Former British Prime Minister Winston Churchill once noted that of all the branches of service there is none that faces grimmer perils than submariners.
He thought this because he believed that from the time it leaves port and until its return, that submarine and its crew are on the doorstep of their nation’s adversaries.
Today is National Submarine Day, and we remember the dedication and history of the men and women in the Silent Service.
Hand crank power
The Turtle was the first American submarine. Designed by John Bushnell in 1775. It was hand crank powered.
Piloted by Ezra Lee, it deployed on September 7, 1776 to place an explosive on the hull of British Admiral Richard Howe’s 64-gun flagship Eagle.
The attack failed; however, the idea of waging war from under the water gathered steam.
In 1800 innovator Robert Fulton built the Nautilus, another hand crank powered submarine.
Sixty-three years later, financier Horace L. Hunley commissioned the construction of the hand crank powered 40-foot H.L. Hunley. With a top speed of four knots and one spar torpedo, on February 17, 1864 it became the first submarine to sink a warship.
From steam to gas power
In 1875, engineer John Holland submitted a submarine design to the US Navy. It was rejected.
But the idea of a fleet of submarines persisted, and by 1893 the Navy recognized its potential and held a competition for the construction of an underwater vessel.
Holland won, and the Navy soon contracted with him to construct the Plunger, a steam powered submarine.
As the boat building progressed, however, Holland concluded that steam power would not work. Scuttling his efforts on the Plunger, he began building a boat he named the Holland VI.
Powered by a gasoline engine to cruise on the surface and batteries to run underwater, the 54-foot boat had a speed of six knots, a range of 200 nautical miles and carried three torpedoes.
Launched on May 17, 1897, the boat was purchased by the Navy on April 11, 1900. It became the service’s first commissioned submarine and was renamed the USS Holland (SS-1).
As Holland’s submarine was commissioned, a German engineer named Rudolf Diesel was developing a safer and more energy efficient engine that allowed for longer cruise time on the water line.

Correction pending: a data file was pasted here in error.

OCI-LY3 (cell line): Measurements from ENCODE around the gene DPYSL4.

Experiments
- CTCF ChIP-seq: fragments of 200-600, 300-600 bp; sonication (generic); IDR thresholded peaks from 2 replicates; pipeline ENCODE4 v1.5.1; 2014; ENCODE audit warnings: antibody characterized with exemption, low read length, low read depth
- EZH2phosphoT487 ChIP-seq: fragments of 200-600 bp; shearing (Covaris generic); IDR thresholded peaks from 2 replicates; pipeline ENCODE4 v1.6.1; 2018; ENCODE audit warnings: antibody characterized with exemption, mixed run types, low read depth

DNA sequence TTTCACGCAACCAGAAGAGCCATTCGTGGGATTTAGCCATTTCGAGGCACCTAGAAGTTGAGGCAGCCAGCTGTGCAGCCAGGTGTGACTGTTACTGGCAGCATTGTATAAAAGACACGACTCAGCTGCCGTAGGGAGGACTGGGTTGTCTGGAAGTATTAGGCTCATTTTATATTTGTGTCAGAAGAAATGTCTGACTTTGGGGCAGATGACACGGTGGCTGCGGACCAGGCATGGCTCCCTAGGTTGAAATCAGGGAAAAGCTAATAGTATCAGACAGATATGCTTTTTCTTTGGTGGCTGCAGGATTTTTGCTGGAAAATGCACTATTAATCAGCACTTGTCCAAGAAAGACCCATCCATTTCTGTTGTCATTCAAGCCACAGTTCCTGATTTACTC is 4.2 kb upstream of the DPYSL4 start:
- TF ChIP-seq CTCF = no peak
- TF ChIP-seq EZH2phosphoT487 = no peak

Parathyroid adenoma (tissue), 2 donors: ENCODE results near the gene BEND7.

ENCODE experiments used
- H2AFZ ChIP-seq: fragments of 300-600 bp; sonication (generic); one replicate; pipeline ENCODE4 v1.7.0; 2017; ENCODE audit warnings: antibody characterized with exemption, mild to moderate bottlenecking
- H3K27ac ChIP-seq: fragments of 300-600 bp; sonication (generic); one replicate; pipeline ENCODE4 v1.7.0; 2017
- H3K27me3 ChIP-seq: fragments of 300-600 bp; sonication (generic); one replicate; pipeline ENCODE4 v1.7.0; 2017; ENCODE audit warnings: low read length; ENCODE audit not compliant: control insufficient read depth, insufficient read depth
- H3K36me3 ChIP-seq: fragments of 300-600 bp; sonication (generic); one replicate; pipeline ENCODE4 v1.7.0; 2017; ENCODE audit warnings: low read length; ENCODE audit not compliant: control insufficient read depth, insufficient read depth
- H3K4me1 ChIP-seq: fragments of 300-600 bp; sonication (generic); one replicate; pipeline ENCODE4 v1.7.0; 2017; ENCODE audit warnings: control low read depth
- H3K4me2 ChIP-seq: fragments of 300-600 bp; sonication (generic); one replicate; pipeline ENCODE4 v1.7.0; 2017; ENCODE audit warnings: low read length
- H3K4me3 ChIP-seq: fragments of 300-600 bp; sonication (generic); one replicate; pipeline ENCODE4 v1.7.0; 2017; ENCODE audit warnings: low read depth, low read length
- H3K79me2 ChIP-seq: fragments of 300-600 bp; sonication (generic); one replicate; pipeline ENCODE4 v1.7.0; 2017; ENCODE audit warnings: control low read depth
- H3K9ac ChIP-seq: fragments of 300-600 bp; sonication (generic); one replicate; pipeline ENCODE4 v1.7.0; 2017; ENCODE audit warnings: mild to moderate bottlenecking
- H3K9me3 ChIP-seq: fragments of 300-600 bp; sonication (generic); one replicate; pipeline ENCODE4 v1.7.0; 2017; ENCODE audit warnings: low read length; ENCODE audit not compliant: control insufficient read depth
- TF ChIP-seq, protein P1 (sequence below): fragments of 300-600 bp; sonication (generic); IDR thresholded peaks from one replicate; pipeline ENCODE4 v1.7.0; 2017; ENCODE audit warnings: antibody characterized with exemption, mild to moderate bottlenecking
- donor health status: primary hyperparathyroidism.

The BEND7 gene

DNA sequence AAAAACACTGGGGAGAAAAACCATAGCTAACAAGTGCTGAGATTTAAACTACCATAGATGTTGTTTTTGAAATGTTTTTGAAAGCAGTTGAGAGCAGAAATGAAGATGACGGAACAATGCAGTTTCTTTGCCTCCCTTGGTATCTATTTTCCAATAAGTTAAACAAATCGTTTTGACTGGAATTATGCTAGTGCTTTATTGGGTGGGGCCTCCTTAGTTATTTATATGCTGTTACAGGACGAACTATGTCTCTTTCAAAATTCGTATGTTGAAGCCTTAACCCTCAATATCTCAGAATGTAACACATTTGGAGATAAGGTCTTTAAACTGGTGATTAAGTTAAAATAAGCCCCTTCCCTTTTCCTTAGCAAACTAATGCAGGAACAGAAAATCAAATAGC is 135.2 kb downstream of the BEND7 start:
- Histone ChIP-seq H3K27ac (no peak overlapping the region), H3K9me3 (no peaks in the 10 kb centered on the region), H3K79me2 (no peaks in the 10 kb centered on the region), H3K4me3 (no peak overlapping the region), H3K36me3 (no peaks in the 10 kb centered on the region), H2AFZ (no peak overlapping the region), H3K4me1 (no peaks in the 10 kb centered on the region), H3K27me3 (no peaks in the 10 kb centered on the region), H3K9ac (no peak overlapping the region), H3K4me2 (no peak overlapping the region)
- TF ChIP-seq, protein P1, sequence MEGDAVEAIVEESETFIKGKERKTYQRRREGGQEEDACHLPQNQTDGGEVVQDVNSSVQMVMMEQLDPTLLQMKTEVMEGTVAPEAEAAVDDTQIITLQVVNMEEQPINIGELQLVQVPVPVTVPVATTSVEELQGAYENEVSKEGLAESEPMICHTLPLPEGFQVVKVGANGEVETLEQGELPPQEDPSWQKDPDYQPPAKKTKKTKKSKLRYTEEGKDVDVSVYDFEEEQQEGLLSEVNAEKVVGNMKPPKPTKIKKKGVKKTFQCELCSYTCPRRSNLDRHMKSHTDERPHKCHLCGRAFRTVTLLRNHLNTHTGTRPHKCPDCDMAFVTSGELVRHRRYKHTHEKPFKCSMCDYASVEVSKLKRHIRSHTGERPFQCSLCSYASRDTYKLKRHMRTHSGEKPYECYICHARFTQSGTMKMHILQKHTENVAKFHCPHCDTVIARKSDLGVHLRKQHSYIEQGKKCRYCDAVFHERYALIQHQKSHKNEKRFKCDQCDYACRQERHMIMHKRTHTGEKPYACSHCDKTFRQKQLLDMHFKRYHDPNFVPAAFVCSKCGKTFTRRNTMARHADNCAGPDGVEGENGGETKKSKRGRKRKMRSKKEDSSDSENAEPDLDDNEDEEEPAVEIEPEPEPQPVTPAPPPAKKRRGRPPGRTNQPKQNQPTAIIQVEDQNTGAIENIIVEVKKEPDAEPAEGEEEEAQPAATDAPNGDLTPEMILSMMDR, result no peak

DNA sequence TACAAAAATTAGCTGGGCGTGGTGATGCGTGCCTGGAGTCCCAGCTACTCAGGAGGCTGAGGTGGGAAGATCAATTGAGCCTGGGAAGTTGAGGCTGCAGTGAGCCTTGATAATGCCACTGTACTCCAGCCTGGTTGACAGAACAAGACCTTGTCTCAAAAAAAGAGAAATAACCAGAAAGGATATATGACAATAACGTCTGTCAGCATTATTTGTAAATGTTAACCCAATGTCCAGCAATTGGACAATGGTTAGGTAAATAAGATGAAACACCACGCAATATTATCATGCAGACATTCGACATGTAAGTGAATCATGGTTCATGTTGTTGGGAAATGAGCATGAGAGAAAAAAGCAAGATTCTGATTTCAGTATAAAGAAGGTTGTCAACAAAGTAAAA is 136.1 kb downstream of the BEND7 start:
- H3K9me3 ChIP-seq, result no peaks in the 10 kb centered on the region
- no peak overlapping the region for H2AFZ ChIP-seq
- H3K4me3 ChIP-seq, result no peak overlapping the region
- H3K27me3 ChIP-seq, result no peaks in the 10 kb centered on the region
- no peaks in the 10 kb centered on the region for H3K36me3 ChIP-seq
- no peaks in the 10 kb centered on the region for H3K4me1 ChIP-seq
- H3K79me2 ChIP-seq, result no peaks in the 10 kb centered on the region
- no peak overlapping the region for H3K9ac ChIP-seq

After 1909, diesel engines and battery power propelled American, Asian and European submarines for the next 50 years.
World Wars I and II brought engineering and weapons advancements as combatant countries built and deployed larger, faster and more deadly submarines which ran deeper and quieter.
In the wake of these advances came the idea of a single power source for these warships of the deep: nuclear power.
Submarines go nuclear
By the end of World War II, the notion of a nuclear-powered submarine led American physicists Ross Gunn and Phillip Abelson to propose the idea, and their thinking found an ally in Admiral Hyman Rickover.
In turn, Rickover convinced the Navy and the Atomic Energy Commission that nuclear power was the ideal propulsion system for submarines.
As of result of Rickover’s advocacy, the USS Nautilus (SSN-571) became the world’s first operational nuclear submarine in January 1954.
During her first voyage, the Nautilus traveled submerged in the Atlantic for over 1300 miles. In August 1958, she traveled under the polar ice cap and reached the North Pole.
“For the world, our country, and the Navy – the North Pole,” Commander William Anderson announced to his crew.
Over the years, America’s submarine fleet has kept pace with a changing and often dangerous world, as witnessed by the recent commissioning of the most technologically advanced nuclear-powered boat, the USS South Dakota (SSN-790), on February 2, 2019.
While the men and women who wear Dolphins serve in silence, we should acknowledge them and their service. Happy Submarine Day, sailors!